Cover: Running the Joint

Running the Joint

Air Force Efforts to Build a Joint Task Force Headquarters

Published Jul 13, 2021

by Caitlin Lee, Stephen Webber, Alice Shih, Michael Spirtas


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Research Questions

  1. What inroads had 9 AF made toward being prepared to carry out a JTF HQ mission before it was integrated into 15 AF?
  2. Is the 15 AF presently in a position to carry out a JTF HQ mission if called on to do so?
  3. What would the USAF need to do to better prepare its forces in general, and the 15 AF in particular, to carry out a JTF HQ mission?

In 2016 Gen David Goldfein, the Chief of Staff of the Air Force, called on the 9th Air Force (9 AF) to develop the capability to serve as a Joint Task Force Headquarters (JTF HQ), with the expectation that other numbered air forces would eventually develop similar capability. In August 2020, the 9 AF and 12th Air Force direct-reporting units and wings were integrated to form the 15th Air Force (15 AF), which now continues to carry out the mandate to develop a JTF HQ capability.

In this report, the authors examine the U.S. Air Force's (USAF's) efforts to develop a joint task force capability that maximizes airpower's contribution to joint warfighting—one that has the organization, training, and equipment required to effectively carry out a JTF HQ mission when called on to do so.

The authors conducted literature reviews, engaged in discussions with subject-matter experts, attended staff exercises, and generated case studies of operations. They also examined a data set of 88 JTF HQs activated between 1990 and 2017 to gain insight into the causes and conditions that typically result in JTF HQ formation and to understand the factors that shape JTF HQ mission sets, selection processes, and their duration.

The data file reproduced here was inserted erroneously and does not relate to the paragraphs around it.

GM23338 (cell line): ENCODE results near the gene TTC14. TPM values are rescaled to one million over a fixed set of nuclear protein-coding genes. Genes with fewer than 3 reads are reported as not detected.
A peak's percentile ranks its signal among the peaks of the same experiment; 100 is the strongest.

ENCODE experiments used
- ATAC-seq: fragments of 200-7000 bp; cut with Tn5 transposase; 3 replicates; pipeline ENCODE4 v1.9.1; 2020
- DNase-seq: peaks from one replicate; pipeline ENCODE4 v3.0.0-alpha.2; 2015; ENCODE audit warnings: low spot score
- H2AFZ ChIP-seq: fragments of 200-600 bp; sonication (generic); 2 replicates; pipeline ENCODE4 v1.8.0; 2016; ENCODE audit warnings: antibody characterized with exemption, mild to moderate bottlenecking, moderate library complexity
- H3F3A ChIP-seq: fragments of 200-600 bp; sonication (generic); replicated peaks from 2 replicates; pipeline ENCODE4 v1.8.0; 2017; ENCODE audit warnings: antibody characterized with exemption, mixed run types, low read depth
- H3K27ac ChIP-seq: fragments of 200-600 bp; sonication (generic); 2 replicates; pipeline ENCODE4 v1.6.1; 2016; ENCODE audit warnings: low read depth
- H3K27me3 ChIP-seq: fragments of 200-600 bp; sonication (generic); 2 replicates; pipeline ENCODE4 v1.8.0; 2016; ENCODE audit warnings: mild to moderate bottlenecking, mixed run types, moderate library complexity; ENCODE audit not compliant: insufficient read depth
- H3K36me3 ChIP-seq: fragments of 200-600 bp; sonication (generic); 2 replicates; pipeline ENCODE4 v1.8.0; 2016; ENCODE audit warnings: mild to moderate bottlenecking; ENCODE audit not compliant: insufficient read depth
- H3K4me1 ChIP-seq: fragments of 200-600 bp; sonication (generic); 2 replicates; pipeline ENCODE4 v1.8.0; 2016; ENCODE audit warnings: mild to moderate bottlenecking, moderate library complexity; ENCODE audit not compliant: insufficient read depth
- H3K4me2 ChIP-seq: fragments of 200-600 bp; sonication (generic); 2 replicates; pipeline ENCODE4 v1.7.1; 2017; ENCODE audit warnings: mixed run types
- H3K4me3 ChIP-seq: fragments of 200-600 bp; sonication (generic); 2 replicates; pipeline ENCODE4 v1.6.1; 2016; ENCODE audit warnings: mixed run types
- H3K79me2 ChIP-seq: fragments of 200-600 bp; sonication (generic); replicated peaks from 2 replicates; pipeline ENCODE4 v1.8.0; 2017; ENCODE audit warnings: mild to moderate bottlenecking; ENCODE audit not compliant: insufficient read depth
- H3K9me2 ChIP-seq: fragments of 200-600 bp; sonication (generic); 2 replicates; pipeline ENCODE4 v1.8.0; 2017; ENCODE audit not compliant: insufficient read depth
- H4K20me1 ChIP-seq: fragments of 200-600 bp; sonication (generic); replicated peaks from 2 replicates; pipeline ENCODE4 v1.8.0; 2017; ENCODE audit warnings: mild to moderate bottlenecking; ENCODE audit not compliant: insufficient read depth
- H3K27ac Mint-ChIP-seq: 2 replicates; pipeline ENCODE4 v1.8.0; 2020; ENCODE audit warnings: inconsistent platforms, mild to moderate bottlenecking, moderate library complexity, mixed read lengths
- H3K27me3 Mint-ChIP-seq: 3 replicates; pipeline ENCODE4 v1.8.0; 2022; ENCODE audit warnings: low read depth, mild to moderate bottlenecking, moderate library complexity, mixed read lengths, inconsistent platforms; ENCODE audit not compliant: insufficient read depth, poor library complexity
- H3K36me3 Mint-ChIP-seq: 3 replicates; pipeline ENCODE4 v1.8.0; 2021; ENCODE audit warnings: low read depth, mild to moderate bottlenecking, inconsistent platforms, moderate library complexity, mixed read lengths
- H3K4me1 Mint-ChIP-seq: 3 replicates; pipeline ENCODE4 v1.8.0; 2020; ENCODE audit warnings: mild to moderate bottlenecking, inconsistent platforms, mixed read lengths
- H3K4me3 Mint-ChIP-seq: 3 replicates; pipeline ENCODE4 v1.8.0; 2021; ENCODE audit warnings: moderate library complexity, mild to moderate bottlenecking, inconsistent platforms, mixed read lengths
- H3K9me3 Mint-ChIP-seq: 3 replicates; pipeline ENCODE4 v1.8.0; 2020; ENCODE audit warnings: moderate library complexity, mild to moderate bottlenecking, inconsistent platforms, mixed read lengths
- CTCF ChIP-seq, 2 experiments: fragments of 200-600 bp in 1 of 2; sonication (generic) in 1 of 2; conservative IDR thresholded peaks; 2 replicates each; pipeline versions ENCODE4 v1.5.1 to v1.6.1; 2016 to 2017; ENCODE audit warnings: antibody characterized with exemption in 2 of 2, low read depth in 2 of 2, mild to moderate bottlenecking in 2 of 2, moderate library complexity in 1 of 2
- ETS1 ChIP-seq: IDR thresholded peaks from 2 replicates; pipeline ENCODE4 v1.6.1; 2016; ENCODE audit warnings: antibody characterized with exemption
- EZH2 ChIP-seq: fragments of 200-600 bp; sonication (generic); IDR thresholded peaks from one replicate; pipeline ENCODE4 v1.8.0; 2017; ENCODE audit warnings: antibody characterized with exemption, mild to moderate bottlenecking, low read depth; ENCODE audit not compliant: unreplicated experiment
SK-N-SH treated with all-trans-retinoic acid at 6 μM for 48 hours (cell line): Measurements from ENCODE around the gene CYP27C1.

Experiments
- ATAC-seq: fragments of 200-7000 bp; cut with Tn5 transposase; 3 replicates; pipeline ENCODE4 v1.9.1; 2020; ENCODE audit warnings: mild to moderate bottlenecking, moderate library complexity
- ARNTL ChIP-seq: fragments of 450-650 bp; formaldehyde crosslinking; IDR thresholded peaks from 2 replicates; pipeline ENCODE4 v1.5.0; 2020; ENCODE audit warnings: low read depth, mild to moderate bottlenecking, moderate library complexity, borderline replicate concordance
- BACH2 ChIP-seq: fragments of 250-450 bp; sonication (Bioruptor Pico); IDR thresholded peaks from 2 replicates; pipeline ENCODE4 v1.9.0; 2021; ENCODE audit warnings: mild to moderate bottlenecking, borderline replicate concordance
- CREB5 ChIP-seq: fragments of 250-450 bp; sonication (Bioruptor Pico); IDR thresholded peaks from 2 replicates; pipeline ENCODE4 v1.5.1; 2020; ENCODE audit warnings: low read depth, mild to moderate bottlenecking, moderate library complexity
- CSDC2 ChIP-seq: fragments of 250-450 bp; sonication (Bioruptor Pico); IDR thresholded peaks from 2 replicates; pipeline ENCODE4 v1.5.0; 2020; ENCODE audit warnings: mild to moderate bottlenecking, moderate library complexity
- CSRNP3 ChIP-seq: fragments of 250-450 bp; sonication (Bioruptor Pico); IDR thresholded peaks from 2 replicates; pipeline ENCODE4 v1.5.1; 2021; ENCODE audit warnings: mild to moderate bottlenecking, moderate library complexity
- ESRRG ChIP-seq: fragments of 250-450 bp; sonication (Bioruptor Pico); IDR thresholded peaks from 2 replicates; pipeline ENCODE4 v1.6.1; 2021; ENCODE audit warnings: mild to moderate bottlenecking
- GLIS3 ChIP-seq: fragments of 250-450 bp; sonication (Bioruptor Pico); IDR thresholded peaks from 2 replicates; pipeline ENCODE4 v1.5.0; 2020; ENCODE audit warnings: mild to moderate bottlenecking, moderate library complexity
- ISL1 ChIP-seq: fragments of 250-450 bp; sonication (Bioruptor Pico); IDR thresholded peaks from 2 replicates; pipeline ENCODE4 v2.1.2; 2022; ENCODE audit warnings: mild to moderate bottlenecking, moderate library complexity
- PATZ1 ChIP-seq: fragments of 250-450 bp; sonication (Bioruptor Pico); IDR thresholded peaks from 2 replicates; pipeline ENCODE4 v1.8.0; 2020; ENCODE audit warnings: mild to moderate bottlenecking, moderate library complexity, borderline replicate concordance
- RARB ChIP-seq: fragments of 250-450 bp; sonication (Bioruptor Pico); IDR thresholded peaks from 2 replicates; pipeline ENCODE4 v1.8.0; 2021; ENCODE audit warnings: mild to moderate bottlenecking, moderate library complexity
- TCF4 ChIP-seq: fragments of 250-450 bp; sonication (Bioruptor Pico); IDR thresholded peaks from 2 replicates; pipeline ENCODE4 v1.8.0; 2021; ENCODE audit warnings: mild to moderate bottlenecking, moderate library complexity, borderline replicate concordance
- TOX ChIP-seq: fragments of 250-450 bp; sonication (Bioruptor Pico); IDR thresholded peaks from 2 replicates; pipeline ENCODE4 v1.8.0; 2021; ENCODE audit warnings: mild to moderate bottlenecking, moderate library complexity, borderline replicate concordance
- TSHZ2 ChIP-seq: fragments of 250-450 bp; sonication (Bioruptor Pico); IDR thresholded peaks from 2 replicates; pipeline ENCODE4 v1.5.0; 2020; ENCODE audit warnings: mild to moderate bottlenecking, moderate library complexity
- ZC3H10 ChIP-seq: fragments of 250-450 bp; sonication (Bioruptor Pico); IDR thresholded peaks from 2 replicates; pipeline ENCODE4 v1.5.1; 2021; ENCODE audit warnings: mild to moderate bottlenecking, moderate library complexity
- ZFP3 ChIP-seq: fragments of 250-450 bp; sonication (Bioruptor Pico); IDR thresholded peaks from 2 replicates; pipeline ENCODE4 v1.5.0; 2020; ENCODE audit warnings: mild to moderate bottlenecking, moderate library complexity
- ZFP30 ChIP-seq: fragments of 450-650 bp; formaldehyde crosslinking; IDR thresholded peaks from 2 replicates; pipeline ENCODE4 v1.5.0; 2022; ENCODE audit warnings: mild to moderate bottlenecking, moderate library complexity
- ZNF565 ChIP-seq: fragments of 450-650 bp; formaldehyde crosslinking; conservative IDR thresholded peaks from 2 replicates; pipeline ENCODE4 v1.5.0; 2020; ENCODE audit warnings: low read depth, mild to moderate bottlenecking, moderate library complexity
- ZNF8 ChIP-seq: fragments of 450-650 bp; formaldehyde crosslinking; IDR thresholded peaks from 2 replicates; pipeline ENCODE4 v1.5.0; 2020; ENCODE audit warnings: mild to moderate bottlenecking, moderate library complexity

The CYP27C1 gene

The authors' findings and recommendations reflect research conducted prior to 9 AF's integration into the new 15 AF, but they remain relevant to 15 AF personnel and others interested in understanding the challenges and opportunities associated with USAF efforts to stand up a JTF HQ.

Key Findings

  • The USAF's JTF HQ mission scope is not well defined.
  • The plurality of USAF Joint Task Forces (JTFs) between 1990 and 2017 involved humanitarian relief/noncombatant evacuation operations missions, which often require JTF HQs and draw on USAF strengths.
  • Units selected to serve as a JTF core are most often aligned with a combatant command.
  • Joint integration and collaboration are critical to JTF HQ success.
  • There is tension between the USAF's JTF HQ construct and its emerging force presentation model.
  • The USAF contributes to the joint command and control (C2) at the component level and is attempting to play a larger role.
  • USAF resourcing decisions constrain the JTF HQ initiative.


  • Achieve formal agreement on the JTF HQ mission and function.
  • Focus on humanitarian relief/noncombatant evacuation operations mission sets before considering mission set expansion.
  • Affiliate the JTF HQ with a geographic combatant command.
  • Reconsider whether worldwide deployability is an appropriate goal.
  • Increase training opportunities in collaboration with military and civilian partners.
  • Acknowledge and reconcile the JTF HQ's relative C2 priorities.
  • Increase JTF HQ staff over 9 AF staffing levels.
  • Choose a transparent force generation cycle that balances USAF JTF HQ limitations with the needs of the joint force.
  • Clarify Air National Guard and Air Force Reserve funding and authorities to meet the JTF HQ mission.
  • Engage in long-range planning to align Guard and Reserve mobilization with JTF HQ force presentation needs.
  • Make a unique contribution to joint command.
  • If leading JTF HQs is critical, promote such leadership in USAF culture.
  • Ensure that 15 AF is an attractive assignment to airmen and staff.
  • Prioritize funding for the JTF HQ effort.
  • Follow Chief of Staff of the Air Force guidance to establish a program of record for the JTF HQ capability.
  • Enhance advocacy for JTF HQ funding.

Research conducted by

This research was funded by the U.S. Air Force and conducted within the Force Modernization and Employment Program of RAND Project AIR FORCE.

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